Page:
In the Steps of William Wilberforce

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In the Steps of William Wilberforce

In the Steps of William Wilberforce is a Special Section on a person that was so well known in America in 1858 that Abraham Lincoln, before he became president, could say that of course every school boy knew William Wilberforce. Yet, today, few people know of Wilberforce and the role he played in abolishing the slave trade in 1807 in Britain and then slavery in the British Empire in 1833. But Wilberforce also turned around a very self-indulgent and decadent Britain into a much more civilized nation that eventually became Victorian England. He did that all by the power of persuasion. He was also the first world-class philanthropist independent of the European monarchies. He established a philosophy of philanthropy 100 years before Andrew Carnegie wrote his “Gospel of Wealth.”  Wilberforce gave to 69 societies, which we would call non-profits, and was actively engaged as vice president in 29, on the committee in five, governor of five, treasurer of one and patron of one.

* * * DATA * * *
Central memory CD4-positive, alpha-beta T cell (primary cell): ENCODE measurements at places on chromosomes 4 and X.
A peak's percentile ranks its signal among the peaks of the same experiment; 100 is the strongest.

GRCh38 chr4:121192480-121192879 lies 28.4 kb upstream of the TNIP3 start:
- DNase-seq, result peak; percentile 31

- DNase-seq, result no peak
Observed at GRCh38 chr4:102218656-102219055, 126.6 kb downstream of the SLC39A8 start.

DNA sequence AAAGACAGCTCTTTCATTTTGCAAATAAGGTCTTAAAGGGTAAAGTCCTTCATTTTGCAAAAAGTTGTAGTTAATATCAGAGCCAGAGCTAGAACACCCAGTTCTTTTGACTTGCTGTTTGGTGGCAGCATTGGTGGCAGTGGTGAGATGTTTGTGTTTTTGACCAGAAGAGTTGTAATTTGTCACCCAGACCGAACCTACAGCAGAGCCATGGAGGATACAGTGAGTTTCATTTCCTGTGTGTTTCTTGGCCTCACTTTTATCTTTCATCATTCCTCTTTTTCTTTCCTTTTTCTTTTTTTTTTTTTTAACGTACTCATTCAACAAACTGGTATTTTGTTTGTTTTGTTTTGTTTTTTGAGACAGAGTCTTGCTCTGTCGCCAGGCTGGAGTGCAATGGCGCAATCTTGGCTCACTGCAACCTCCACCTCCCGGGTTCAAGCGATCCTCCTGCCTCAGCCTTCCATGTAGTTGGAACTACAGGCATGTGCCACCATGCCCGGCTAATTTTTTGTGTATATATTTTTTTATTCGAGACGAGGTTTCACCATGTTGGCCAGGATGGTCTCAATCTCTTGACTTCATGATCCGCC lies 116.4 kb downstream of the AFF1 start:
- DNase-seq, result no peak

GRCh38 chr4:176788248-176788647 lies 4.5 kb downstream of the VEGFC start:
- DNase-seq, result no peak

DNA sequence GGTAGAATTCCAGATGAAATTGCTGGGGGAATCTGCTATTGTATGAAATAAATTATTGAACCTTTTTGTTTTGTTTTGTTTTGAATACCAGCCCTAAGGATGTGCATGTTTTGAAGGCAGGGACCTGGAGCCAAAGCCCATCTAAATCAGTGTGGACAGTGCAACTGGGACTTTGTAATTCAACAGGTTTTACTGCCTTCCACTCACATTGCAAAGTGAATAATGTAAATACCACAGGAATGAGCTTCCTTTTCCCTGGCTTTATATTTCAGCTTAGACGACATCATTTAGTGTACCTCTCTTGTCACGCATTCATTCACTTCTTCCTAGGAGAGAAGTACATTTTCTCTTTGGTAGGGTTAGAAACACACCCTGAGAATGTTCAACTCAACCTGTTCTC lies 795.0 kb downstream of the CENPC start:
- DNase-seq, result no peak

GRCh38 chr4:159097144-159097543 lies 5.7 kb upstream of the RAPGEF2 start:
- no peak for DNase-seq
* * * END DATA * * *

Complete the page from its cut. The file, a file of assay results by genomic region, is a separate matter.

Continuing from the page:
The Special Section looked at William Wilberforce and his impact on many people, such as former Congressman Frank Wolf. Congressman Wolf was the author of the International Religious Freedom Act that incorporated the first freedom of the United States—religious freedom—into American foreign policy. He is now engaged with the 21st Century Wilberforce Initiative. Others, such as Seamus Hasson, set up a non-profit law firm to defend the religious liberties of people of all faiths. But there are lesser-known Wilberforces, such as Charmain Heeding, a South African, who recently founded a non-profit relief organization to bring help and hope to Iraq’s displaced Christians.

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